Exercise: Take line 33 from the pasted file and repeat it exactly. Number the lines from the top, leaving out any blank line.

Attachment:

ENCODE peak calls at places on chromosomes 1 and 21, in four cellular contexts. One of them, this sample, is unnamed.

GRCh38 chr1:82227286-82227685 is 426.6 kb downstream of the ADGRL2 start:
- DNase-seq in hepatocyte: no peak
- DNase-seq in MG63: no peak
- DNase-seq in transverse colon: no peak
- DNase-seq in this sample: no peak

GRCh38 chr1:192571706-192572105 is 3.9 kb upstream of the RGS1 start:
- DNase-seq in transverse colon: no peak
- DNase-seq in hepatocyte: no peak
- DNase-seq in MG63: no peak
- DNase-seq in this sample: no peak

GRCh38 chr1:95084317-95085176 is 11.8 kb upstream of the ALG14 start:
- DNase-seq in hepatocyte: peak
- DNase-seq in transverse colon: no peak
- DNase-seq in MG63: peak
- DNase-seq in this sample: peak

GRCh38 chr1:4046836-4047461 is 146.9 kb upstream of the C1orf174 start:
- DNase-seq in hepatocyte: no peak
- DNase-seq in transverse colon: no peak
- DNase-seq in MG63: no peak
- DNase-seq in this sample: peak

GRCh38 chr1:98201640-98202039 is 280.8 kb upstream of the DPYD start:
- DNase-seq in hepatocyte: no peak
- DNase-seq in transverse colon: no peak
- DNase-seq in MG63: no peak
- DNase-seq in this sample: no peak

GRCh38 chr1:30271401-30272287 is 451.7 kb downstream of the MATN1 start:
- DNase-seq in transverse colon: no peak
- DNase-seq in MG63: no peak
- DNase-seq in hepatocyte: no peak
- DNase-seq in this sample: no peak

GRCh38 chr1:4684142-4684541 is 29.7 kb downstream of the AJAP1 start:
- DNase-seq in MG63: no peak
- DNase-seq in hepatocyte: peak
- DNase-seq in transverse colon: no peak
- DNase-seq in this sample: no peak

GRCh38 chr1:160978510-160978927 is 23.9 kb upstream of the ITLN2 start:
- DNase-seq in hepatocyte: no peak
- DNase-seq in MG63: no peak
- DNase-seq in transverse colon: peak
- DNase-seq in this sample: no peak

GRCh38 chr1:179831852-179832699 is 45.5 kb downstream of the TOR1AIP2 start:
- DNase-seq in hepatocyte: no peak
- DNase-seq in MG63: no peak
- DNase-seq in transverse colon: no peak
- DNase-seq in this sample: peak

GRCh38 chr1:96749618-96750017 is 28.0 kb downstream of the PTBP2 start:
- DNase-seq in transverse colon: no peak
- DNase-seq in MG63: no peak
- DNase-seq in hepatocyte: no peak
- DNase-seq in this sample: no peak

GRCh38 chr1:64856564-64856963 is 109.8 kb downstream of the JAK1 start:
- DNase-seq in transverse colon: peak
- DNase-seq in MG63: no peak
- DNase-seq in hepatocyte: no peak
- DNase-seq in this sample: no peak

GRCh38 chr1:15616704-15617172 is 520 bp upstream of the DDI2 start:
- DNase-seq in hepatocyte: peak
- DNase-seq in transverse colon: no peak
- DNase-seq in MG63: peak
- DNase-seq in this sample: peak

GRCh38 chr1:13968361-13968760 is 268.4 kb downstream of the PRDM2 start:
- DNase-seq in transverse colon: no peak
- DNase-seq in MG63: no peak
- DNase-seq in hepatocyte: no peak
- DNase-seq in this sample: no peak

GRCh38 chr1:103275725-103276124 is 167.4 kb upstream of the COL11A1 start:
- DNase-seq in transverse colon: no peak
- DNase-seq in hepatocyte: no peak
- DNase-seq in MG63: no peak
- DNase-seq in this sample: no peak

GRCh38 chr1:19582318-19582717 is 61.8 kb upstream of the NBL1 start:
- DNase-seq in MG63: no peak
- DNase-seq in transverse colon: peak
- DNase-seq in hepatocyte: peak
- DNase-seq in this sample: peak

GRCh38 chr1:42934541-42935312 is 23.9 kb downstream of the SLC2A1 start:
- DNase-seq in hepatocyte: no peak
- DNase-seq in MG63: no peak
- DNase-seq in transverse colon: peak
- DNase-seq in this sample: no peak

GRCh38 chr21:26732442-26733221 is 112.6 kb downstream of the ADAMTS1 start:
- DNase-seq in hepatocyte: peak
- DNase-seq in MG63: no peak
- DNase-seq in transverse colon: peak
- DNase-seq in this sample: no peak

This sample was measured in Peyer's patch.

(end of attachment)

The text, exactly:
- DNase-seq in MG63: no peak